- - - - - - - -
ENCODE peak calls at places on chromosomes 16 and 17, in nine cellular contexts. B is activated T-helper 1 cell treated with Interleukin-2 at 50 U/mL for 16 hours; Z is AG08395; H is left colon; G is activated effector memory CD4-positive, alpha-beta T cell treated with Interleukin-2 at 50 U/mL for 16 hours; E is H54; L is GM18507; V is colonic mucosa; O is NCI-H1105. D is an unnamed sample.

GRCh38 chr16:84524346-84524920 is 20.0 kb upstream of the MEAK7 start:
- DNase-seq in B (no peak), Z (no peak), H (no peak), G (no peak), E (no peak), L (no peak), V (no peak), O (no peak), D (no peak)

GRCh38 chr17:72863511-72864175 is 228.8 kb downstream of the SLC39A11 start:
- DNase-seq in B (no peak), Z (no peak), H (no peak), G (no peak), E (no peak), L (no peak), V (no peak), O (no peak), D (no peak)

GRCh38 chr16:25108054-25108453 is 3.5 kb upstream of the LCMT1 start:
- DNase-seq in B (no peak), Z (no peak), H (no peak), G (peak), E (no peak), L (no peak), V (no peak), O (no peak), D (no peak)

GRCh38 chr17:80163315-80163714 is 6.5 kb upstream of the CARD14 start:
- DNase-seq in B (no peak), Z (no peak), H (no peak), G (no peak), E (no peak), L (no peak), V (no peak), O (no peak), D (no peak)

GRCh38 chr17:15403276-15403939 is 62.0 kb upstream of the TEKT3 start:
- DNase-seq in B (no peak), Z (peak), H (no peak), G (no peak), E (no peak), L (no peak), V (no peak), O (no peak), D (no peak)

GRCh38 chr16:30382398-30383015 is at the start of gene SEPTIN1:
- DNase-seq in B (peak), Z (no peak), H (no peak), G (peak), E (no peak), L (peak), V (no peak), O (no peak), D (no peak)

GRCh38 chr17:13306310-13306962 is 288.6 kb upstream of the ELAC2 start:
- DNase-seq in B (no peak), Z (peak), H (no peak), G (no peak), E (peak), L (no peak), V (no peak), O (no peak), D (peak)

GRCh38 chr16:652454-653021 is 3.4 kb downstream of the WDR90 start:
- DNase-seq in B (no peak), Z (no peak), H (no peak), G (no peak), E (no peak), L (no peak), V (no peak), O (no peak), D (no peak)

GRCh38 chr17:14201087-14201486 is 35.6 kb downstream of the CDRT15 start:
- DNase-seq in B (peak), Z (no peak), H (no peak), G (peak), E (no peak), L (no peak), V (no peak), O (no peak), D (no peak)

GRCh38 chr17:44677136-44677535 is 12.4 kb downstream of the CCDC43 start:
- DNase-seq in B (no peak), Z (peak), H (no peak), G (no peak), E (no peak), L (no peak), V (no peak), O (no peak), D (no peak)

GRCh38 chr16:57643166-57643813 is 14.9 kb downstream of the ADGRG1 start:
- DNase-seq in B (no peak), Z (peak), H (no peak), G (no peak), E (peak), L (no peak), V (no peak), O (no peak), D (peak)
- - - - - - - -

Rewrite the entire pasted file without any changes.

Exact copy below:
ENCODE peak calls at places on chromosomes 16 and 17, in nine cellular contexts. B is activated T-helper 1 cell treated with Interleukin-2 at 50 U/mL for 16 hours; Z is AG08395; H is left colon; G is activated effector memory CD4-positive, alpha-beta T cell treated with Interleukin-2 at 50 U/mL for 16 hours; E is H54; L is GM18507; V is colonic mucosa; O is NCI-H1105. D is an unnamed sample.

GRCh38 chr16:84524346-84524920 is 20.0 kb upstream of the MEAK7 start:
- DNase-seq in B (no peak), Z (no peak), H (no peak), G (no peak), E (no peak), L (no peak), V (no peak), O (no peak), D (no peak)

GRCh38 chr17:72863511-72864175 is 228.8 kb downstream of the SLC39A11 start:
- DNase-seq in B (no peak), Z (no peak), H (no peak), G (no peak), E (no peak), L (no peak), V (no peak), O (no peak), D (no peak)

GRCh38 chr16:25108054-25108453 is 3.5 kb upstream of the LCMT1 start:
- DNase-seq in B (no peak), Z (no peak), H (no peak), G (peak), E (no peak), L (no peak), V (no peak), O (no peak), D (no peak)

GRCh38 chr17:80163315-80163714 is 6.5 kb upstream of the CARD14 start:
- DNase-seq in B (no peak), Z (no peak), H (no peak), G (no peak), E (no peak), L (no peak), V (no peak), O (no peak), D (no peak)

GRCh38 chr17:15403276-15403939 is 62.0 kb upstream of the TEKT3 start:
- DNase-seq in B (no peak), Z (peak), H (no peak), G (no peak), E (no peak), L (no peak), V (no peak), O (no peak), D (no peak)

GRCh38 chr16:30382398-30383015 is at the start of gene SEPTIN1:
- DNase-seq in B (peak), Z (no peak), H (no peak), G (peak), E (no peak), L (peak), V (no peak), O (no peak), D (no peak)

GRCh38 chr17:13306310-13306962 is 288.6 kb upstream of the ELAC2 start:
- DNase-seq in B (no peak), Z (peak), H (no peak), G (no peak), E (peak), L (no peak), V (no peak), O (no peak), D (peak)

GRCh38 chr16:652454-653021 is 3.4 kb downstream of the WDR90 start:
- DNase-seq in B (no peak), Z (no peak), H (no peak), G (no peak), E (no peak), L (no peak), V (no peak), O (no peak), D (no peak)

GRCh38 chr17:14201087-14201486 is 35.6 kb downstream of the CDRT15 start:
- DNase-seq in B (peak), Z (no peak), H (no peak), G (peak), E (no peak), L (no peak), V (no peak), O (no peak), D (no peak)

GRCh38 chr17:44677136-44677535 is 12.4 kb downstream of the CCDC43 start:
- DNase-seq in B (no peak), Z (peak), H (no peak), G (no peak), E (no peak), L (no peak), V (no peak), O (no peak), D (no peak)

GRCh38 chr16:57643166-57643813 is 14.9 kb downstream of the ADGRG1 start:
- DNase-seq in B (no peak), Z (peak), H (no peak), G (no peak), E (peak), L (no peak), V (no peak), O (no peak), D (peak)